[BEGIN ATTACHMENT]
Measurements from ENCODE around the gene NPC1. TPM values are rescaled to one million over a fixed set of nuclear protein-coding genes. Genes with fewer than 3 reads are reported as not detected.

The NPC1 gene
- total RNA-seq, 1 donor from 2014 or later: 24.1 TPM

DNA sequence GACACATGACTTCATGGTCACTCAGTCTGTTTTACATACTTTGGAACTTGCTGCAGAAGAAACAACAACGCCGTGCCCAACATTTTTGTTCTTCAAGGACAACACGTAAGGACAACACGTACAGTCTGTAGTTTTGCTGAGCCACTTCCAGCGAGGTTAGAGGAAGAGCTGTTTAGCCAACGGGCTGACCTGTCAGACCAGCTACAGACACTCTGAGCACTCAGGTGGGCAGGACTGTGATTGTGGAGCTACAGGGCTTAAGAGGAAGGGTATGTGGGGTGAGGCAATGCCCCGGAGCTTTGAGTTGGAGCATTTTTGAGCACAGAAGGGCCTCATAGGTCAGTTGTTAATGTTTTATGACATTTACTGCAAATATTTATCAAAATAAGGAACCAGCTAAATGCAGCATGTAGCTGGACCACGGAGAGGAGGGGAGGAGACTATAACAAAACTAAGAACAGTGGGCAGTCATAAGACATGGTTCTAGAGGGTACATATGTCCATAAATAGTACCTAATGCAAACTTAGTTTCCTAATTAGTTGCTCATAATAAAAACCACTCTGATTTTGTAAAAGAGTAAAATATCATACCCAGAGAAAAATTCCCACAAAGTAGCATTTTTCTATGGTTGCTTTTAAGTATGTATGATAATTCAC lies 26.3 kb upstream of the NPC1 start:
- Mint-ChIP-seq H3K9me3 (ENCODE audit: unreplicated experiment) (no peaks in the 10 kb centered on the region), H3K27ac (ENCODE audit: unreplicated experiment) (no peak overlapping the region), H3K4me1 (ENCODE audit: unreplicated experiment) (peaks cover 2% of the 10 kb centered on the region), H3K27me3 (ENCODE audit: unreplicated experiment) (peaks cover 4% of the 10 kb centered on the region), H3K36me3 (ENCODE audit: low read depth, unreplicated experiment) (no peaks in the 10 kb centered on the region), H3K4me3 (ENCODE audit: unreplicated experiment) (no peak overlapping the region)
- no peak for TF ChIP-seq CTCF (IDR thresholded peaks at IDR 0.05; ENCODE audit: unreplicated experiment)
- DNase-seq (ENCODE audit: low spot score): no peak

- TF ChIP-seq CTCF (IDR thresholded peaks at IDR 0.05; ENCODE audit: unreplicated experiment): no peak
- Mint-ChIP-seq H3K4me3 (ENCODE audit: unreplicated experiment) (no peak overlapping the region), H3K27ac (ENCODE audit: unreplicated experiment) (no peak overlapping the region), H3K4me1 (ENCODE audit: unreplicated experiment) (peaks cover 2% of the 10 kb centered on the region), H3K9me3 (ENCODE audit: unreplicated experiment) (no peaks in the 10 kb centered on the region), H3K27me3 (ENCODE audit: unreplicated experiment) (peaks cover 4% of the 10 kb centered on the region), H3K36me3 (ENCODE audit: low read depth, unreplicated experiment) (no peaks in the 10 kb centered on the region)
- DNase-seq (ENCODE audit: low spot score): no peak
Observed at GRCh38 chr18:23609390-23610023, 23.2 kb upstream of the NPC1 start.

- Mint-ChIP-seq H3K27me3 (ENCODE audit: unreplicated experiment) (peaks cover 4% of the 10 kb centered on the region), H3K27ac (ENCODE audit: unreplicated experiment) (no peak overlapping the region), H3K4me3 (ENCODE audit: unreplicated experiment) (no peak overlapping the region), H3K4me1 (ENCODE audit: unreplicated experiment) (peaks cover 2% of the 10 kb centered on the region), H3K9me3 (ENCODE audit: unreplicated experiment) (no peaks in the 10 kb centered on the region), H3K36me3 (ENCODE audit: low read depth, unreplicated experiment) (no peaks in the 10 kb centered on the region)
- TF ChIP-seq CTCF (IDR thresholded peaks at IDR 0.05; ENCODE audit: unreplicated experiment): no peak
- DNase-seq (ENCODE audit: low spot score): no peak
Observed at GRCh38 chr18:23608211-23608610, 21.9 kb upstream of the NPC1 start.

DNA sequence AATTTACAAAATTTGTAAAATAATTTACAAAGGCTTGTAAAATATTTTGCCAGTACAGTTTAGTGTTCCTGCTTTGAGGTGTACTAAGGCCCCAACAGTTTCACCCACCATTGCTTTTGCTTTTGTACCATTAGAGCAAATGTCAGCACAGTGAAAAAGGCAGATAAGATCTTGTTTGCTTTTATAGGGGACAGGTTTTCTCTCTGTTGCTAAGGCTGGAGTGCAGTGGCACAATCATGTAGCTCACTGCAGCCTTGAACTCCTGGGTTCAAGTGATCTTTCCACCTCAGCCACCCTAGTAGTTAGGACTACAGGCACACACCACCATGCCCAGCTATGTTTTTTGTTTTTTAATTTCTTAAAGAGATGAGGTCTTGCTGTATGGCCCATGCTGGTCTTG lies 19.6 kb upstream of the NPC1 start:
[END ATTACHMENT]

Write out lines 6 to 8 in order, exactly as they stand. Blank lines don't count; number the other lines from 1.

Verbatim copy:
- no peak for TF ChIP-seq CTCF (IDR thresholded peaks at IDR 0.05; ENCODE audit: unreplicated experiment)
- DNase-seq (ENCODE audit: low spot score): no peak

- TF ChIP-seq CTCF (IDR thresholded peaks at IDR 0.05; ENCODE audit: unreplicated experiment): no peak